A study conducted back in 2009 found that for the first time, a majority of British people (50.6%) identify as irreligious. (These surveys exclude the highly religious Northern Ireland.) Anglicans, the traditional form of Christianity identified with England, had dipped to a record low of only 16.3% – and that’s a figure based on self-identification, not actual church attendance. When these figures were first released, the Huffington Post published a piece entitled “The Slow, Whining Death of British Christianity”. At the time, the observation was spot-on, but now that analysis has become outdated.
There is finally a revival of Christianity in Britain, and experts link it to a revival of British nationalism. As some of the younger-generation Brits are rediscovering their cultural and national identity in the face of the globalist, homeless, and rootless upbringing they received from their boomer parents, some are also returning to the Church. The proportion of Anglicans rose from 16.3% in 2009 to 17.1% in 2015. While that may not sound like much, it is an increase of nearly 500 000 people in Britain identifying with Anglican Christianity alone.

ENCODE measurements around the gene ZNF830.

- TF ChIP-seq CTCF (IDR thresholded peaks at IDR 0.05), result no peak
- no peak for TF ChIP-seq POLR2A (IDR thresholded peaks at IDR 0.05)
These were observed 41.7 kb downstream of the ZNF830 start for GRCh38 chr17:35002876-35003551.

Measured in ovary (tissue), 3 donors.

Of course, while the share of non-religious dropped from 50.6% to 48.6%, non-Christian religions rose to a record 8.4%, which can largely be ascribed to mass immigration from the Third World.
As some among a younger generation of British nationalists return to Christianity, increased multiculturalism is destroying Australian Christianity.These findings exemplify the value of the sense of identity fostered by nationalism, as the providentially ordained covenantal means of preserving the Christian faith across generations.
Demographics is destiny.